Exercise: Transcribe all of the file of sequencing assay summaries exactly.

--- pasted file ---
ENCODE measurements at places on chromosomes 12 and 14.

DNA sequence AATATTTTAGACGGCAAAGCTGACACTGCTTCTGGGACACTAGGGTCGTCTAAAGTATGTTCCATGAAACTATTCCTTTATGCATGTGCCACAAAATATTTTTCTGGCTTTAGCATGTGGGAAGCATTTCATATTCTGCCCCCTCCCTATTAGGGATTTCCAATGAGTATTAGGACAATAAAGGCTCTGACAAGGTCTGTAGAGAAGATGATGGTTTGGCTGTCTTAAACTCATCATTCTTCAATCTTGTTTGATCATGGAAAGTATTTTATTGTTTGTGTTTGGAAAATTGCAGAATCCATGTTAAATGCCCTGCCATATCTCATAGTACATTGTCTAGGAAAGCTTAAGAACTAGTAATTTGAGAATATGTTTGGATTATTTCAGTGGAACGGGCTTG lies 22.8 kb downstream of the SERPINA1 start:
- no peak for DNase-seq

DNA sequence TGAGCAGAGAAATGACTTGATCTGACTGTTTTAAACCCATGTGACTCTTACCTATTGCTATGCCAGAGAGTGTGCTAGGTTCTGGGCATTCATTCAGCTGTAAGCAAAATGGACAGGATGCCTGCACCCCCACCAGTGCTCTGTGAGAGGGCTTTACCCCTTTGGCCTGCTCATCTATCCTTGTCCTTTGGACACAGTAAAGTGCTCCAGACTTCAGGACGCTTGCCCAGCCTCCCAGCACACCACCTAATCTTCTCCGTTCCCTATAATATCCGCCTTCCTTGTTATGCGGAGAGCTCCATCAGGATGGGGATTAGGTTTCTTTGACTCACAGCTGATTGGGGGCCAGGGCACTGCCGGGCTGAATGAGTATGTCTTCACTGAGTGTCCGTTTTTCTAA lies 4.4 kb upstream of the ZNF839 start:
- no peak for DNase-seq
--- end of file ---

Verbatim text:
ENCODE measurements at places on chromosomes 12 and 14.

DNA sequence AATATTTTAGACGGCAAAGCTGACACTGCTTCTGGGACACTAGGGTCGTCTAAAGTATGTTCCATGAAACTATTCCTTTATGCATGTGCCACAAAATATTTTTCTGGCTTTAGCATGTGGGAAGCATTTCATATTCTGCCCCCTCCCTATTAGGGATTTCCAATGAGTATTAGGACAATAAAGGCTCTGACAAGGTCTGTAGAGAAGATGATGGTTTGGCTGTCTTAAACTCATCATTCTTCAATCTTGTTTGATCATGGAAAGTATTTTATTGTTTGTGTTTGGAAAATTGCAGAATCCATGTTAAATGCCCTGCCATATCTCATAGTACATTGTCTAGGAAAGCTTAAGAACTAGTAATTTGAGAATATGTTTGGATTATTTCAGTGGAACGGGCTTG lies 22.8 kb downstream of the SERPINA1 start:
- no peak for DNase-seq

DNA sequence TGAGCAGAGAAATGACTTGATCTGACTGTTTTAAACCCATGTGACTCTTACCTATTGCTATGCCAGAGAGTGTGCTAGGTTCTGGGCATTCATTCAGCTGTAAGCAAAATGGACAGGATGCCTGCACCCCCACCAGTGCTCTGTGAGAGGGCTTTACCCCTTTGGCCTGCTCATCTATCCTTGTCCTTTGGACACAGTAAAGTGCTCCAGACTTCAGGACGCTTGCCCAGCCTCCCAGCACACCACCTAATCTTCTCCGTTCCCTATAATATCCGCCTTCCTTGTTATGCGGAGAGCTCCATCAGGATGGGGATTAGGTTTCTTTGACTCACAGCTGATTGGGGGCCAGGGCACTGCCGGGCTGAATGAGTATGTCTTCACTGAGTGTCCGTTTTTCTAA lies 4.4 kb upstream of the ZNF839 start:
- no peak for DNase-seq